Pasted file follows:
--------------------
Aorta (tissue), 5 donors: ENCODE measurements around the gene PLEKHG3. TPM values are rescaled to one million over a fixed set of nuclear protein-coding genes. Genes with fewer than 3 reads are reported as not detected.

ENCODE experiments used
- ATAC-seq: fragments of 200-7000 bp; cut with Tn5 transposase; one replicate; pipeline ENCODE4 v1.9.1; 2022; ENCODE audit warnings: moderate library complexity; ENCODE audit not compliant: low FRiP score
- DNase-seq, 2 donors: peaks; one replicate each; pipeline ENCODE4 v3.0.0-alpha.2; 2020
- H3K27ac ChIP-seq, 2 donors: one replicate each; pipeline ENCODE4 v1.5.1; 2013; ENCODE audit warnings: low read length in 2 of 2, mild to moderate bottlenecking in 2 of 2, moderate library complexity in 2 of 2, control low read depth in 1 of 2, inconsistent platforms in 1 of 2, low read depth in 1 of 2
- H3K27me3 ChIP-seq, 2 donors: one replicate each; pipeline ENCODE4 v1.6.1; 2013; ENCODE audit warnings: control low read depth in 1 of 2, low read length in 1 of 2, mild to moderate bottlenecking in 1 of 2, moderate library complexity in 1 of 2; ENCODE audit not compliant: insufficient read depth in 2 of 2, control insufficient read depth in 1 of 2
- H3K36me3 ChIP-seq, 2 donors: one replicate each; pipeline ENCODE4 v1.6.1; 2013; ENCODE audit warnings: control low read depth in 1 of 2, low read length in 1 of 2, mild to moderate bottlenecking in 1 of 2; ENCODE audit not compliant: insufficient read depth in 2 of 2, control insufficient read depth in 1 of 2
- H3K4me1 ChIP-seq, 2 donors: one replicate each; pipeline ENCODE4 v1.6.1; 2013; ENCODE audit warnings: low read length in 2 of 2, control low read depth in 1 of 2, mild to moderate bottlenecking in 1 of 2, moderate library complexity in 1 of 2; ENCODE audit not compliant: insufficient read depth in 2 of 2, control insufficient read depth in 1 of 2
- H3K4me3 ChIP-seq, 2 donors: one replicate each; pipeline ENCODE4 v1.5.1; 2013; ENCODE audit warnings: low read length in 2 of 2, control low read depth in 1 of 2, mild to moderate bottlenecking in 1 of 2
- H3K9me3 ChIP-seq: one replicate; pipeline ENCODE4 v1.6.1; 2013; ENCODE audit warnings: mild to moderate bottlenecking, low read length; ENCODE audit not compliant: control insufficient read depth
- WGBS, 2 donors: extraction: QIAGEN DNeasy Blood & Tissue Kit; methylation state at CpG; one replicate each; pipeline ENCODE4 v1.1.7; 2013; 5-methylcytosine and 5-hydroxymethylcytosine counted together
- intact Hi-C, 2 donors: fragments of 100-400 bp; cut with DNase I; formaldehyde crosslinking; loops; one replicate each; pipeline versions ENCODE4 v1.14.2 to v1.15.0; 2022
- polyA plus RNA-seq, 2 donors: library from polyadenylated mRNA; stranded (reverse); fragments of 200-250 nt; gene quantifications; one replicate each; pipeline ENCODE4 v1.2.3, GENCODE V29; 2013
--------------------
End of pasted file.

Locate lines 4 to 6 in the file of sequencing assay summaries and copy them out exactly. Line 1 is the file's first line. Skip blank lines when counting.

- DNase-seq, 2 donors: peaks; one replicate each; pipeline ENCODE4 v3.0.0-alpha.2; 2020
- H3K27ac ChIP-seq, 2 donors: one replicate each; pipeline ENCODE4 v1.5.1; 2013; ENCODE audit warnings: low read length in 2 of 2, mild to moderate bottlenecking in 2 of 2, moderate library complexity in 2 of 2, control low read depth in 1 of 2, inconsistent platforms in 1 of 2, low read depth in 1 of 2
- H3K27me3 ChIP-seq, 2 donors: one replicate each; pipeline ENCODE4 v1.6.1; 2013; ENCODE audit warnings: control low read depth in 1 of 2, low read length in 1 of 2, mild to moderate bottlenecking in 1 of 2, moderate library complexity in 1 of 2; ENCODE audit not compliant: insufficient read depth in 2 of 2, control insufficient read depth in 1 of 2